Pope's Grotto.  Source: popesgrotto.org.uk
Pope’s Grotto.
Source: popesgrotto.org.uk

Alexander Pope was a dissenting Catholic during the time of Protestant monarchy, which meant he was barred from participating in many societal institutions, like university. In 1719, he retreated to Twickenham in the rural outskirts of London, building himself a villa and a grassplot garden whose verdant beauty was to imitate the Arcadian landscapes of much of his poetry. Pope’s residence is notable and pretty cool because he constructed a tunnel under the road connecting his garden to his villa. It led to the basement of his villa in which he fashioned his own grotto. He wrote a rather beautiful description of his delight in a letter to Edward Blount:

When you shut the Doors of this Grotto, it becomes on the instant, from a luminous Room, a Camera Obscura, on the walls of which all the objects of the River, Hills, Woods, and Boats, are forming a moving Picture…And when you have a mind to light it up, it affords you a very different Scene: it is finished with Shells interspersed with Pieces of Looking-glass in angular Forms…at which when a Lamp…is hung in the Middle, a thousand pointed Rays glitter and are reflected over the place.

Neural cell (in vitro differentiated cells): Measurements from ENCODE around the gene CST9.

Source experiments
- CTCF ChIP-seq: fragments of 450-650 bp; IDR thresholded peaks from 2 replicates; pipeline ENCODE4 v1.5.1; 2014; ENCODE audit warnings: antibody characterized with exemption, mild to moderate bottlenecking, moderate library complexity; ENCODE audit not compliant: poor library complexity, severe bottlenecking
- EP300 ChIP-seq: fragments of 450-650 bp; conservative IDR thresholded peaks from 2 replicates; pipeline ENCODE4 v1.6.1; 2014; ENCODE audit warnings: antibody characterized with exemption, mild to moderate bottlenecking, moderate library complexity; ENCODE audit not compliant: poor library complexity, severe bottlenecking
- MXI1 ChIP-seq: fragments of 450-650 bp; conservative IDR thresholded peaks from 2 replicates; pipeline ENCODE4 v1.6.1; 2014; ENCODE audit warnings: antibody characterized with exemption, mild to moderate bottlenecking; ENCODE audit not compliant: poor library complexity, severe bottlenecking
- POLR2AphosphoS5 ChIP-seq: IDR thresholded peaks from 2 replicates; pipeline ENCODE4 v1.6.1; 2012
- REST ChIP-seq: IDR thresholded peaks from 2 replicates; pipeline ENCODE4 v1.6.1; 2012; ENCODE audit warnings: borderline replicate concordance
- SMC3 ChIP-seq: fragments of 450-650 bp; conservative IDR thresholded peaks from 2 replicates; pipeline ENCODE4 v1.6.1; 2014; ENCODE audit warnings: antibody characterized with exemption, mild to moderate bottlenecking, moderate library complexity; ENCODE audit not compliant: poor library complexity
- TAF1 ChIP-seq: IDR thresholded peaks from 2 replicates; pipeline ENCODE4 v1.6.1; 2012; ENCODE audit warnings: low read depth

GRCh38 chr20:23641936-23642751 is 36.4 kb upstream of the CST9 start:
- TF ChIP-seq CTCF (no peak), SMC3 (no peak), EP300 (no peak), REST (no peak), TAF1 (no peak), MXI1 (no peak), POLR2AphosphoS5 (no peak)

You can visit Pope’s grotto at certain times of the year, and that area in Twickenham has been named after Pope’s Grove. More info can be found here: http://www.twickenham-museum.org.uk/detail.asp?ContentID=21

Poldark’s Romanticism: Solitude, Sex Appeal and Scenery

(Warning: contains possible spoilers up until the end of episode four).

 

'Wander Above the Sea of Fog'
Source: BBC
the-wanderer_00372102
‘Wanderer Above the Sea of Fog’

Moving from plumes of cloud and sullen mist to the flaming spit of fire below, the opening sequence of Poldark sets us up for a journey through the sublime chasms of history down to the core of its hero’s heart. The scene is Cornwall in the 1780s. The story is a beautifully rendered television voyage through various Romantic archetypes, culminating in the protagonist himself, who stands alone facing the open, churning sea, in the manner of Caspar David Friedrich’s famous Romantic painting, ‘Wanderer above the Sea of Fog’. In the first episode, Captain Ross Poldark returns, miraculously alive, from the American War of Independence, bearing the mark of his experience in the distinctive dark scar upon his cheek. After the battle scene in which Poldark alone escapes with his life, a dreamy flashback presents our hero in smart uniform, ready to go abroad, acquiescing to the breathless urge of his lover Elizabeth: ‘Pray do not be reckless, I wish you to return’. Well, like Robinson Crusoe from his shipwreck and 28 years of island isolation, Poldark does return. Only, while Crusoe returns to ‘civilisation’ to find a hefty profit from his Brazilian plantations to fill his greasy palms, Poldark returns to find his finances in ruins and his dear Elizabeth now married to his insipid cousin. What follows is a tale of Poldark’s redemption; once the idle gambler at war only to ‘escape the gallows’, he evolves into a near prototypical Romantic hero, embodying the necessary sentiment, broody solitude and bad-boy glamour that brought Byron his fame and trouble.